Posts: 1957
Joined: Tue Aug 26, 2014 8:16 pm
Location: near Portland, Oregon

Re: Shopsmith Model 10's What When and Where

Post by chapmanruss »

One of the hardest things now when dealing with different part versions is which order they came out. There are time lines we know but others we don’t. The Extension Table and Tailstock assemblies have some variables in the time line that are hard to determine when they were made. I know some of the following information has been covered in this thread before but I am trying to fill in the blanks.

As for the Tailstock I know the order of each version that came out. I have owned Model 10’s with the first three versions and have seen version four on 10ER’s with known serial numbers. The first two were for the Wood Extension Table with the first having a threaded stud and square pin followed by the second with two threaded studs. The square pin in the first one appears to be pressed in and I have not been able to remove one without the fear of damaging it. I don’t want to risk damaging one making it unusable. The threaded studs can be removed. Although the casting of the first two Tailstocks are essentially the same as P/N 104-1, the original one comes as an assembly with the square pin P/N 104-2 installed or at least that is how I have gotten them. Because I have not had the square pin out of one, I do not know if it is threaded or not for the lower hole. The other two versions were for the Metal Extension Table. The only difference between the two is the later does not have the vertical rib on the side opposite the bracket guide. That fourth version came out about a year before the Model 10ER was discontinued.

The Table Bracket has had four versions that I have found. The first is for the Wood Extension Table and was used on both the first 2 Tailstocks. The second and third versions were the 7-1/2” long brackets one with elongated holes to mount the table to and the other with round holes. The last version, number 4, is the 9-1/2” long bracket with elongated holes for mounting the table to. It is the order of the second and third versions I am unsure about and I’ll explain why later. In the picture below are the four Brackets.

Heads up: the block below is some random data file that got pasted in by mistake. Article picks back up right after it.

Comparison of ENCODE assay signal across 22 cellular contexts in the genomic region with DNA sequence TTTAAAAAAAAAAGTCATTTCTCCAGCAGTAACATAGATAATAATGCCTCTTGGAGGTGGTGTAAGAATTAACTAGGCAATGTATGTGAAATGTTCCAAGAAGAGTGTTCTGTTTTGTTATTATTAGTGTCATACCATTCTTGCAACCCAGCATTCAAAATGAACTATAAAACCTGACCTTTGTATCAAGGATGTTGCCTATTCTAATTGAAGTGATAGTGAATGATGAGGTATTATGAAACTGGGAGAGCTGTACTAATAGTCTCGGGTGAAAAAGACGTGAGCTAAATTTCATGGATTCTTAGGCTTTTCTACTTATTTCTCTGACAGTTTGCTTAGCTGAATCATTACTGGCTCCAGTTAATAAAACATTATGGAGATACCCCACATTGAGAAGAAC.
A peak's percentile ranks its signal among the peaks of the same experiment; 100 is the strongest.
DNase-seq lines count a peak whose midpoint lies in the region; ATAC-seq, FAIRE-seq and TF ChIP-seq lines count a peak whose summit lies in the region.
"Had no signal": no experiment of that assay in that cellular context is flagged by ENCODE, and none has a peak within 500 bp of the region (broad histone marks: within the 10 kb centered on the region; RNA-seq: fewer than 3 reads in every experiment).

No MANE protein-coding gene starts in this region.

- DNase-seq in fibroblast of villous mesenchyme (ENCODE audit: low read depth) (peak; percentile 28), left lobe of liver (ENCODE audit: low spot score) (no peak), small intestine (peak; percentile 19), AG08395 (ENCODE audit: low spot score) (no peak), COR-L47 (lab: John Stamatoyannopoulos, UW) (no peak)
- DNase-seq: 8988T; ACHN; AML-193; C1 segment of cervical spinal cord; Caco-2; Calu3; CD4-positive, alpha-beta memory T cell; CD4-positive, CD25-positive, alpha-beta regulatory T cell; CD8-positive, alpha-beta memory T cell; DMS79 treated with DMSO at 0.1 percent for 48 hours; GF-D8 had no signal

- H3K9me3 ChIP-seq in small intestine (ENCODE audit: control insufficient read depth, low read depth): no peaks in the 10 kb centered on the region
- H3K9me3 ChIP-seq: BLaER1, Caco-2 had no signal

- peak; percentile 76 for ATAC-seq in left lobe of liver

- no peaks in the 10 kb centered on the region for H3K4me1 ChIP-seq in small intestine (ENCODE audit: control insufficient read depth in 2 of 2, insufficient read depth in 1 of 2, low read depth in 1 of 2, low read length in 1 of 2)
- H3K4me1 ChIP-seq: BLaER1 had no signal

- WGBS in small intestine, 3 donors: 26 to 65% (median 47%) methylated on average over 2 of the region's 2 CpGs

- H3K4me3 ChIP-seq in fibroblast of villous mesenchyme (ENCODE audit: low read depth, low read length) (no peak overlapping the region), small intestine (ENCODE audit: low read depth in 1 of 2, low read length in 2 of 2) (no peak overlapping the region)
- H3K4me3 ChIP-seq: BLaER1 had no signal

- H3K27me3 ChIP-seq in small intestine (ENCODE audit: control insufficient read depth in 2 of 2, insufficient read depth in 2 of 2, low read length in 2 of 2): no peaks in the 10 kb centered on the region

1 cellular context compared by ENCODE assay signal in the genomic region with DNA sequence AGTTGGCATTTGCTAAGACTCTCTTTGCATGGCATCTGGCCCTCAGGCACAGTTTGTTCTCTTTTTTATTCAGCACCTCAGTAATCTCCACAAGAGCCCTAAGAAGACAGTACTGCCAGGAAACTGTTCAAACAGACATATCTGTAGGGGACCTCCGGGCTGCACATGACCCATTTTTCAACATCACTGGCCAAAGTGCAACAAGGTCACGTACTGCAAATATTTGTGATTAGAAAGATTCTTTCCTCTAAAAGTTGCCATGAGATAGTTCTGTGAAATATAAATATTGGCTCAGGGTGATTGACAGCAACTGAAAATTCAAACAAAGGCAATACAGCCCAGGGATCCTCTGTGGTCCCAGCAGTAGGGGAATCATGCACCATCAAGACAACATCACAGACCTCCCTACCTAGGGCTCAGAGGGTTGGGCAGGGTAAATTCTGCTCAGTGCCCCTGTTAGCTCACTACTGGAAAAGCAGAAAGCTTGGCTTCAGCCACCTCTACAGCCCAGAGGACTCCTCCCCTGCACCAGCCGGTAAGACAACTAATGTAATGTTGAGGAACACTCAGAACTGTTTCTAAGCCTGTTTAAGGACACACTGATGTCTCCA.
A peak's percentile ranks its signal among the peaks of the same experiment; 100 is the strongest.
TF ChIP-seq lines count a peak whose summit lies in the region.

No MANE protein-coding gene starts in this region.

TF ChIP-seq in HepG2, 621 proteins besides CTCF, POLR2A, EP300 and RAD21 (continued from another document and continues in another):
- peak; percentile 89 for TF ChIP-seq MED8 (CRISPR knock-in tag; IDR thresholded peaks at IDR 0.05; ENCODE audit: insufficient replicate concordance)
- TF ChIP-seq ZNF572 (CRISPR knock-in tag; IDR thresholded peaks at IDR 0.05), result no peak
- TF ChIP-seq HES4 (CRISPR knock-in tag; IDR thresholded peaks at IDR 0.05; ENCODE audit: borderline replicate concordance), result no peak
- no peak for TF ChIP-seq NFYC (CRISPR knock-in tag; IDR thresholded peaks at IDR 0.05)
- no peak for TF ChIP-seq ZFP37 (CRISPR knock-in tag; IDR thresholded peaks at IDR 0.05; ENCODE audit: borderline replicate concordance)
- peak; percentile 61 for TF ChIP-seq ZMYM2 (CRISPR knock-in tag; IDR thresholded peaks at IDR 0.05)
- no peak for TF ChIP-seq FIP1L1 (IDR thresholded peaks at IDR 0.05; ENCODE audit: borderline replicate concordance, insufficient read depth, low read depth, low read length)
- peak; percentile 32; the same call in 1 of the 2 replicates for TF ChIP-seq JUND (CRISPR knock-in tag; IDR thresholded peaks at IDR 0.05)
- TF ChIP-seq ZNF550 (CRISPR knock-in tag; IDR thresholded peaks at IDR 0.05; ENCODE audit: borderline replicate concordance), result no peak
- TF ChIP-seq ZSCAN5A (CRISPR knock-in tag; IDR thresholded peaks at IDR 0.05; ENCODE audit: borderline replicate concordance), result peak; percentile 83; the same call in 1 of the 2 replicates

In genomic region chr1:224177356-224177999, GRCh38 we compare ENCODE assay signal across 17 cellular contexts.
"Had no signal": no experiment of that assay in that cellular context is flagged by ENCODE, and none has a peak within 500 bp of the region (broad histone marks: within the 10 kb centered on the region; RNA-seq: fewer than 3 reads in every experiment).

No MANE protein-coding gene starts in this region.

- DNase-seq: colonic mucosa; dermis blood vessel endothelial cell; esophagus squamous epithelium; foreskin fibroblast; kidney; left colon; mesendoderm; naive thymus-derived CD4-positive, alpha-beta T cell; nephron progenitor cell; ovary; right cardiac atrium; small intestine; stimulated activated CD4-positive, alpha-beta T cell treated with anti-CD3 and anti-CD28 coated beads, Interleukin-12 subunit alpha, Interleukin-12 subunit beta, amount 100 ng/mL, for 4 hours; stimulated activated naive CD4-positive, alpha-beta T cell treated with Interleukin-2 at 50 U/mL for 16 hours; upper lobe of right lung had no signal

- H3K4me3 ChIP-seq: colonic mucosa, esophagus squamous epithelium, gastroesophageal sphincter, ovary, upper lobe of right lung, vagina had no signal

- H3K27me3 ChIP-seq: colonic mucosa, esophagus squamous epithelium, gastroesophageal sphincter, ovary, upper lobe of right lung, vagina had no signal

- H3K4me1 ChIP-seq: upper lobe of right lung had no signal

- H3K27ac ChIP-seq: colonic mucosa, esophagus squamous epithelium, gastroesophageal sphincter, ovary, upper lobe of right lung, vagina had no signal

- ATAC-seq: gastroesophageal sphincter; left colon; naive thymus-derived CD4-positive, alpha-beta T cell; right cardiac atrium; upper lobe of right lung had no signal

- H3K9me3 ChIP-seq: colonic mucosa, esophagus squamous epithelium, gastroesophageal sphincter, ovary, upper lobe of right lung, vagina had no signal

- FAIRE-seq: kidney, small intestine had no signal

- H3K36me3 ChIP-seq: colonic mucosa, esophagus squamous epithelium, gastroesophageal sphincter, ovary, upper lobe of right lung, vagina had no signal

_
104-6R to C 2336 Extension Table Brackets.jpg
104-6R to C 2336 Extension Table Brackets.jpg (125.3 KiB) Viewed 1130 times
_
The table itself started out as a wood table with mounting holes done two ways which was discussed in an earlier post. There are two Metal Extension Table versions. The common aluminum table and the rare cast iron table. It is the order of the release of these two metal tables that puzzles me. It would be easy to say the cast iron was a prototype and the reason there are so few of them. I only know of three still in existence. I have one, John has one and there has been one for sale off and on for some time on ebay. This is where it gets confusing as all three have the Bracket with the elongated table mounting holes if I am remembering John’s correctly. The one I have has the 9-1/2” long bracket and it came from 10ER S/N E53583. It appears from the information I have gathered that the Eastern Plant was changing to the longer Extension Table Bracket around that time. I don’t know the actual length of the other two but the one for sale looks like it has the 7-1/2” bracket. I’m sure John will add in which bracket his has. The Table Bracket with round holes is not a commonly found one. It would make sense that it was version two and the 7-1/2” bracket with the elongated holes was version three followed by the 9-1/2” bracket again with elongated holes. But if that is the case and the cast iron table was a prototype than it should have the 7-1/2” bracket with the round holes instead of the elongated holes. Of course, the problem of parts getting mixed around between different versions of the Shopsmith Model 10’s over the years does add to this confusion. It is entirely possible that the cast iron table I have did not originally come on the longer bracket. I don’t know how relevant this is now but mine was last from Ohio, the one for sale is in California and John is in Utah and can add where his came from. Of course, part do migrate as sellers’ part out Shopsmiths to fill the need for replacement parts.

Final thoughts I wonder about regarding the extension tables is why the cast iron one is narrower at 3” wide. Also, why was a cast iron extension table even made since the main table was aluminum. Unfortunately, the answers are probably lost forever unless found in some Magna documents that Everett may uncover.